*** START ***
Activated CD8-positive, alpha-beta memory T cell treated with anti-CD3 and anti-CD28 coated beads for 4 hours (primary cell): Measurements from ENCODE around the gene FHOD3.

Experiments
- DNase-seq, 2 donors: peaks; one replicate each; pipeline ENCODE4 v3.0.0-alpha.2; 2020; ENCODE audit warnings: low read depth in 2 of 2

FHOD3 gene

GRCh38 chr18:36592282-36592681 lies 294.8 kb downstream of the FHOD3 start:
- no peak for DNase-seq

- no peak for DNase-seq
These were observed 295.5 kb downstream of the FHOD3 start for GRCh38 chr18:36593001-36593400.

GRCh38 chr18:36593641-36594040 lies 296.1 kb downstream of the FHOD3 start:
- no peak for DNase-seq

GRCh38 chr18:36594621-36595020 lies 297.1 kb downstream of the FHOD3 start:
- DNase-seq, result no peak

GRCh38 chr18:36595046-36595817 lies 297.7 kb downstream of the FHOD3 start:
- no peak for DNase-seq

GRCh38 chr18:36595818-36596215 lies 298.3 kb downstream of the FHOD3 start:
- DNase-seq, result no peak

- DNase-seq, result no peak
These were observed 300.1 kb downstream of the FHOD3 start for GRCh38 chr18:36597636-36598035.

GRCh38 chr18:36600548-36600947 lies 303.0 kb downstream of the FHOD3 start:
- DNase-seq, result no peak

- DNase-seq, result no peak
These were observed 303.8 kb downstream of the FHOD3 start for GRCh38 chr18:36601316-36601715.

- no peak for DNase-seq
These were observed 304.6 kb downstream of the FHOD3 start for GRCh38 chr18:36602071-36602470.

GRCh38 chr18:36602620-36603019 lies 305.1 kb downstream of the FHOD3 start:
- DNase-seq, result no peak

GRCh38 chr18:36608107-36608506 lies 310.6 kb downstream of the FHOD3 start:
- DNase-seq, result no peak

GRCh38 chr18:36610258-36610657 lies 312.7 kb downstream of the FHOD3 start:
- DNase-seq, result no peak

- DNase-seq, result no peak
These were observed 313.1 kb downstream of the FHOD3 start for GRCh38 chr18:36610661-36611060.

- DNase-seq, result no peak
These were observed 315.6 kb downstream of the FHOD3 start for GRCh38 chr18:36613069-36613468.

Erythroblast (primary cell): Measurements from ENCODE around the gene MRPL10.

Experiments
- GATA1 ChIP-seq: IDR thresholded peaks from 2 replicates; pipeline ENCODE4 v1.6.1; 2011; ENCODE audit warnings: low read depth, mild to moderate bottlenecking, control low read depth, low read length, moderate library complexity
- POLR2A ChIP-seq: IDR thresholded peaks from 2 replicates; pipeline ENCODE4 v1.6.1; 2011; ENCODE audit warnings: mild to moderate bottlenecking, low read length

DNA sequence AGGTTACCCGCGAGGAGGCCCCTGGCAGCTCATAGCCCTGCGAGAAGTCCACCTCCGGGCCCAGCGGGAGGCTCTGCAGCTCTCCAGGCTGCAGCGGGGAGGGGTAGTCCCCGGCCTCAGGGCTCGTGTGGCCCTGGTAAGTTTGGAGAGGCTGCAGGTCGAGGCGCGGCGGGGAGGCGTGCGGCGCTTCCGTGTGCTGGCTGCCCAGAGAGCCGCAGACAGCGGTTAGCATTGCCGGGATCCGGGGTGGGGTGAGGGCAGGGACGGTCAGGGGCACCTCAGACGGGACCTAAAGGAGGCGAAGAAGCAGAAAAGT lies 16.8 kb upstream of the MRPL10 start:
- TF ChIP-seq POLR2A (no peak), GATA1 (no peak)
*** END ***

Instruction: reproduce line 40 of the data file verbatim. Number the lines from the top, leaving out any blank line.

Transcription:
- TF ChIP-seq POLR2A (no peak), GATA1 (no peak)